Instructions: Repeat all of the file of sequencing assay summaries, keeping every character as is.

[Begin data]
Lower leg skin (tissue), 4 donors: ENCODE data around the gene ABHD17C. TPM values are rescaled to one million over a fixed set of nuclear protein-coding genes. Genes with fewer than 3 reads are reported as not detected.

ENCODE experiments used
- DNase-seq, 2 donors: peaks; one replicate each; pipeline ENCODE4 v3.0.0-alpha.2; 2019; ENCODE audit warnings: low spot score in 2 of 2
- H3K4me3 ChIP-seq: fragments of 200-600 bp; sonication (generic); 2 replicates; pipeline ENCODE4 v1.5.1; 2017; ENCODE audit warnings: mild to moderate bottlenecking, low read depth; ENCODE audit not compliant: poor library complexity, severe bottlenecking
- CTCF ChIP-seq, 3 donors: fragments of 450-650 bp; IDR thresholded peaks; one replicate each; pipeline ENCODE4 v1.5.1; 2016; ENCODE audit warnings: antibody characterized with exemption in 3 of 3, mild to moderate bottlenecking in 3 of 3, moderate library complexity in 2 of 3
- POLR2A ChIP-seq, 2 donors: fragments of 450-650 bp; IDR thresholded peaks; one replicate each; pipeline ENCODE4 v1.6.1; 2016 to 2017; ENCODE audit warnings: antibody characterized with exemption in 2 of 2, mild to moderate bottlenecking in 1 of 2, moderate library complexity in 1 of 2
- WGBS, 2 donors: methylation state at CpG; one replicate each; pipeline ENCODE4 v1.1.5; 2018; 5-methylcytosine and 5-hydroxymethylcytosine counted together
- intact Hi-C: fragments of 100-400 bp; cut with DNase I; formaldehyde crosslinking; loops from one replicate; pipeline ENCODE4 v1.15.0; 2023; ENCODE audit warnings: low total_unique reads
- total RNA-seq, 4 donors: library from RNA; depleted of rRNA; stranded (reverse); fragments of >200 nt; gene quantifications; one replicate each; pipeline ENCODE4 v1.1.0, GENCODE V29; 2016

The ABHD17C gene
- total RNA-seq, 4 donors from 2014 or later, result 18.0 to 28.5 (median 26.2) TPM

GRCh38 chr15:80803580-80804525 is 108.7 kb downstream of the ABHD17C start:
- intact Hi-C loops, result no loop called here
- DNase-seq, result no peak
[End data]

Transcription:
Lower leg skin (tissue), 4 donors: ENCODE data around the gene ABHD17C. TPM values are rescaled to one million over a fixed set of nuclear protein-coding genes. Genes with fewer than 3 reads are reported as not detected.

ENCODE experiments used
- DNase-seq, 2 donors: peaks; one replicate each; pipeline ENCODE4 v3.0.0-alpha.2; 2019; ENCODE audit warnings: low spot score in 2 of 2
- H3K4me3 ChIP-seq: fragments of 200-600 bp; sonication (generic); 2 replicates; pipeline ENCODE4 v1.5.1; 2017; ENCODE audit warnings: mild to moderate bottlenecking, low read depth; ENCODE audit not compliant: poor library complexity, severe bottlenecking
- CTCF ChIP-seq, 3 donors: fragments of 450-650 bp; IDR thresholded peaks; one replicate each; pipeline ENCODE4 v1.5.1; 2016; ENCODE audit warnings: antibody characterized with exemption in 3 of 3, mild to moderate bottlenecking in 3 of 3, moderate library complexity in 2 of 3
- POLR2A ChIP-seq, 2 donors: fragments of 450-650 bp; IDR thresholded peaks; one replicate each; pipeline ENCODE4 v1.6.1; 2016 to 2017; ENCODE audit warnings: antibody characterized with exemption in 2 of 2, mild to moderate bottlenecking in 1 of 2, moderate library complexity in 1 of 2
- WGBS, 2 donors: methylation state at CpG; one replicate each; pipeline ENCODE4 v1.1.5; 2018; 5-methylcytosine and 5-hydroxymethylcytosine counted together
- intact Hi-C: fragments of 100-400 bp; cut with DNase I; formaldehyde crosslinking; loops from one replicate; pipeline ENCODE4 v1.15.0; 2023; ENCODE audit warnings: low total_unique reads
- total RNA-seq, 4 donors: library from RNA; depleted of rRNA; stranded (reverse); fragments of >200 nt; gene quantifications; one replicate each; pipeline ENCODE4 v1.1.0, GENCODE V29; 2016

The ABHD17C gene
- total RNA-seq, 4 donors from 2014 or later, result 18.0 to 28.5 (median 26.2) TPM

GRCh38 chr15:80803580-80804525 is 108.7 kb downstream of the ABHD17C start:
- intact Hi-C loops, result no loop called here
- DNase-seq, result no peak